Riddel’s art hits the right tone, equally suitable for depicting elements of the nerdy 90s or the swingin’ 60s. She has a carefree animation styling; expressions and facial contortions add layers to every character in the narrative above and beyond revelations from dialogue or exposition. Peer’s colors have a gently washed-out, hazy memory appeal in the 1999 setting. The public scenes are largely delivered this way, but colors liven more personal exchanges and settings. It’s an effective less-is-more way of doing business. Dukeshire has a blast, especially with the sound effects lettering. The best is saved for moments like thinking you might have kinda-sorta launched a nuke, and then the panel torrent becomes a vivid cacophony in the reader’s mind. His bolds are also effectively appropriate, establishing the speech patterns for different characters.
In its first issue, Smooth Criminals successfully introduces. It gives good characterization of one primary protagonist and begins development on the second. It reveals much without miring down, entertains without relying on tons of action. Brenda is a study of contrasts, and at times she comes off as drastic duality. Invisible, yet able to assert herself notably. Inter-personally challenged, yet seeing she has the upper hand and applies the requisite pressure. Capable of cracking into monetary accounts like a kid shattering a ceramic piggy bank. Yet living at home and working her way through college. It could be an uneven portrayal, if you didn’t know brilliant, clever people who act just this way.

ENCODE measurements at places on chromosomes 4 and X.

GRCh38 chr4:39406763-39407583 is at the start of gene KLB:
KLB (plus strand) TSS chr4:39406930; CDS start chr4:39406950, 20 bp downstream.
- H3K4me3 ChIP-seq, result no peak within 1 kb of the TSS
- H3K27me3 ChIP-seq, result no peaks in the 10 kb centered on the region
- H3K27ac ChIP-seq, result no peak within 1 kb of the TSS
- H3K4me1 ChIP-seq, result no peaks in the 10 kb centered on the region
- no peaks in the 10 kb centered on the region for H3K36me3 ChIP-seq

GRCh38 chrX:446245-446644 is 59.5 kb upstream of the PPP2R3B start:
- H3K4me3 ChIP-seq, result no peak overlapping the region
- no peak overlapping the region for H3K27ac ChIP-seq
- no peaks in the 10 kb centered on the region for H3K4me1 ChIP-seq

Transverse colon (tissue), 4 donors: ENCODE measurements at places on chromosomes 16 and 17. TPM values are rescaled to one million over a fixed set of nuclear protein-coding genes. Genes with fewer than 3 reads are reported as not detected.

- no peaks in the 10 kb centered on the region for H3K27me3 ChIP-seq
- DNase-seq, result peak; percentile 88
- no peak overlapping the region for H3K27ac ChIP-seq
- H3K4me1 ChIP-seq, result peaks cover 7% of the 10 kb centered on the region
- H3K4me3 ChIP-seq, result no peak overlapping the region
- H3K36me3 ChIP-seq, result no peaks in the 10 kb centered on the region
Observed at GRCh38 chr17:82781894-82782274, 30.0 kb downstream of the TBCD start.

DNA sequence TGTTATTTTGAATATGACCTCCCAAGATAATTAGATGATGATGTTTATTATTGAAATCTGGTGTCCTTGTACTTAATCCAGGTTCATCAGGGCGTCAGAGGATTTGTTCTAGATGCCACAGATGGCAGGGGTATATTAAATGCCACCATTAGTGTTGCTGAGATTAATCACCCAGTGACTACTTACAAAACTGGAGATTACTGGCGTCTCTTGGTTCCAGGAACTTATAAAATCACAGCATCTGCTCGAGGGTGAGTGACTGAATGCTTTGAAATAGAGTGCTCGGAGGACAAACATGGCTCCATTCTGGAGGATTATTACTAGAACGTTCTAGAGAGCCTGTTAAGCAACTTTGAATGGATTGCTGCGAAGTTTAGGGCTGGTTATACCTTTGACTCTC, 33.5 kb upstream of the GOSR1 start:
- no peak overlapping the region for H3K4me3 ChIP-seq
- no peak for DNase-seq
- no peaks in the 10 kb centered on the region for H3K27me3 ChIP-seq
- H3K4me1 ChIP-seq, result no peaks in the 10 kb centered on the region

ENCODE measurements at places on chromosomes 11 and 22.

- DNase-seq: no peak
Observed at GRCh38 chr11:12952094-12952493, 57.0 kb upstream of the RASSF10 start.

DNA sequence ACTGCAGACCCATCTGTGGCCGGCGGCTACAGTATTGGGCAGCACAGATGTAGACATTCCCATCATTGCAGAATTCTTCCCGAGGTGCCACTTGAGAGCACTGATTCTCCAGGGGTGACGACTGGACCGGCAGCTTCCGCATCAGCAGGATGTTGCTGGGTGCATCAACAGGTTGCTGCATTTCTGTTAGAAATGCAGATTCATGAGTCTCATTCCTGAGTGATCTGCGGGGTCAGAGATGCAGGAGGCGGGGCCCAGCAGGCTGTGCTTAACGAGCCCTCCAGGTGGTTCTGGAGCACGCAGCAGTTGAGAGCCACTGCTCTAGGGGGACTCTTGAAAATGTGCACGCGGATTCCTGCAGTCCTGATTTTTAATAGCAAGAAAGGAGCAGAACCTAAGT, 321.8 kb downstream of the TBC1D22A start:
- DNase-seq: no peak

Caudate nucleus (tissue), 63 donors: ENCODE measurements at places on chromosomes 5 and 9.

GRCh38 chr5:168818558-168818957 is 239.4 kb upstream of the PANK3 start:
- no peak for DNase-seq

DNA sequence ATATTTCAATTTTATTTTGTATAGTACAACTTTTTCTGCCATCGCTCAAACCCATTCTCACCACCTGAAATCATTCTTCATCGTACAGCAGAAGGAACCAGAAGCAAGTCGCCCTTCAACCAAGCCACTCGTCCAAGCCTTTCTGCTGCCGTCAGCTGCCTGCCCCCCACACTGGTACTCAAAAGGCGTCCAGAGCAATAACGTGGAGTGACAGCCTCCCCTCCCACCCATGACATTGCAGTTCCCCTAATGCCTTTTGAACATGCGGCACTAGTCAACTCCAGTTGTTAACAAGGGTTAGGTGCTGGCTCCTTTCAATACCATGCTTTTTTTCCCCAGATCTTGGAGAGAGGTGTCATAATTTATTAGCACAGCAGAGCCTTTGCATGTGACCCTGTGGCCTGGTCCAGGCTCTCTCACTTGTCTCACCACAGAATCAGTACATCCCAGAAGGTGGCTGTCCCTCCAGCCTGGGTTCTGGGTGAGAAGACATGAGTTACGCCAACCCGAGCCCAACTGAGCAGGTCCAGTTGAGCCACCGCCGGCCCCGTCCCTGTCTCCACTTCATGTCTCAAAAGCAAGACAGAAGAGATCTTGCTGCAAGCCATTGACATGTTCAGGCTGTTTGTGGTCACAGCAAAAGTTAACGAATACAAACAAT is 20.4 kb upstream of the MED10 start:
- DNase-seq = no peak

Groundwork is set in the last page for the next chapter in this budding, ongoing Buddy Story. We like Brenda and Mia. We want to see how their different flavors of reclusiveness, their individual loner statuses, mingle and affect one other. In that exchange, there’s likely to be the fun of shadowy government ops thwarted, a bully named Serge made to suck it, and two wily, misaligned, kindred free-spirits aiming to misbehave. We’re hoping they hit a bullseye.
BOOM! Box/BOOM! Studios/$3.99
Written by Kurt Lustgarten and Kirsten ‘Kiwi’ Smith.
Art by Leisha Riddel.
Colors by Brittany Peer.
Letters by Ed Dukeshire.
7.5 out of 10
Check out this five-page preview of ‘Smooth Criminals’ #1, courtesy of BOOM! Box, an imprint of BOOM! Studios!
Cover A by Audrey Mok.
Cover B by Chynna Clugston Flores.
Cover C by Naomi Franquiz and Rebecca Nalty.